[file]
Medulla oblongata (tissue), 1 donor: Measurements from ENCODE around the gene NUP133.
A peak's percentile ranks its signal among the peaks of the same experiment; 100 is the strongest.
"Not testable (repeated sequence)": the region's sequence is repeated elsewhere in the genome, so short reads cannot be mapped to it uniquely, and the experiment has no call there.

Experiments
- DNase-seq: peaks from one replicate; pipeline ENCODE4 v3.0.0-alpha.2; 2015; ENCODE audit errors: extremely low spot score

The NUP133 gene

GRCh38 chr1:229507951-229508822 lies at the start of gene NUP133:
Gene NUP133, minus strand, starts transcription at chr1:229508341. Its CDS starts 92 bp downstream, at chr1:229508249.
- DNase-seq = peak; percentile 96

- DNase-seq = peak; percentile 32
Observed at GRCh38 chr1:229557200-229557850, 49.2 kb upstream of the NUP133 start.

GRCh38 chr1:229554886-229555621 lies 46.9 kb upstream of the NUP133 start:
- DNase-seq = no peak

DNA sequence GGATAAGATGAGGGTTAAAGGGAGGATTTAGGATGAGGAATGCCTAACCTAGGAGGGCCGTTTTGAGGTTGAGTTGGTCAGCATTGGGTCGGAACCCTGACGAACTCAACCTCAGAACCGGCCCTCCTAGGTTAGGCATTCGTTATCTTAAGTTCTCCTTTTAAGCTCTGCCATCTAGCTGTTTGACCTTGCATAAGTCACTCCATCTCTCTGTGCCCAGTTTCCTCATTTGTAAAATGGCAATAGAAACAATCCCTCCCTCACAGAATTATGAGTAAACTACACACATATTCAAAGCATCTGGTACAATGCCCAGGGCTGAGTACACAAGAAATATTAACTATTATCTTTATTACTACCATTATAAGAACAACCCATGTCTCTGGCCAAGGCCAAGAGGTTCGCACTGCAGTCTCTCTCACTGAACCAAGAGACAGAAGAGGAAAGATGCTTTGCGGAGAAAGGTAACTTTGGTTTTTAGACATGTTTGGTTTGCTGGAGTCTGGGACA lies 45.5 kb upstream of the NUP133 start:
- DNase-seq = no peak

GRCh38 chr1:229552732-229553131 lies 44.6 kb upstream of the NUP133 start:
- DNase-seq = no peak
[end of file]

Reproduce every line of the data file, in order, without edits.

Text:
Medulla oblongata (tissue), 1 donor: Measurements from ENCODE around the gene NUP133.
A peak's percentile ranks its signal among the peaks of the same experiment; 100 is the strongest.
"Not testable (repeated sequence)": the region's sequence is repeated elsewhere in the genome, so short reads cannot be mapped to it uniquely, and the experiment has no call there.

Experiments
- DNase-seq: peaks from one replicate; pipeline ENCODE4 v3.0.0-alpha.2; 2015; ENCODE audit errors: extremely low spot score

The NUP133 gene

GRCh38 chr1:229507951-229508822 lies at the start of gene NUP133:
Gene NUP133, minus strand, starts transcription at chr1:229508341. Its CDS starts 92 bp downstream, at chr1:229508249.
- DNase-seq = peak; percentile 96

- DNase-seq = peak; percentile 32
Observed at GRCh38 chr1:229557200-229557850, 49.2 kb upstream of the NUP133 start.

GRCh38 chr1:229554886-229555621 lies 46.9 kb upstream of the NUP133 start:
- DNase-seq = no peak

DNA sequence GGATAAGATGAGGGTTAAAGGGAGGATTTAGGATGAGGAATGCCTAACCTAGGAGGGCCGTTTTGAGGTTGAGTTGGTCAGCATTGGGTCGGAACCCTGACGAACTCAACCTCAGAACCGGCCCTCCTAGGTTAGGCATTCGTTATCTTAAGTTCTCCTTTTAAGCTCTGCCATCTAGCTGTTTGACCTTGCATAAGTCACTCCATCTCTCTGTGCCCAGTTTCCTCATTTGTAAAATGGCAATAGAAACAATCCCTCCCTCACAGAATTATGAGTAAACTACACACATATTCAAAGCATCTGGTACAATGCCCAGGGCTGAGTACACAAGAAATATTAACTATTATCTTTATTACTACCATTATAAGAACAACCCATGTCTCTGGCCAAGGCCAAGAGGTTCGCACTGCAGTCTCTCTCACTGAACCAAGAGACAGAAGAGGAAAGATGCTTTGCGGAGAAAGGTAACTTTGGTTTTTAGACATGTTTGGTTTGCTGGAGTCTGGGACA lies 45.5 kb upstream of the NUP133 start:
- DNase-seq = no peak

GRCh38 chr1:229552732-229553131 lies 44.6 kb upstream of the NUP133 start:
- DNase-seq = no peak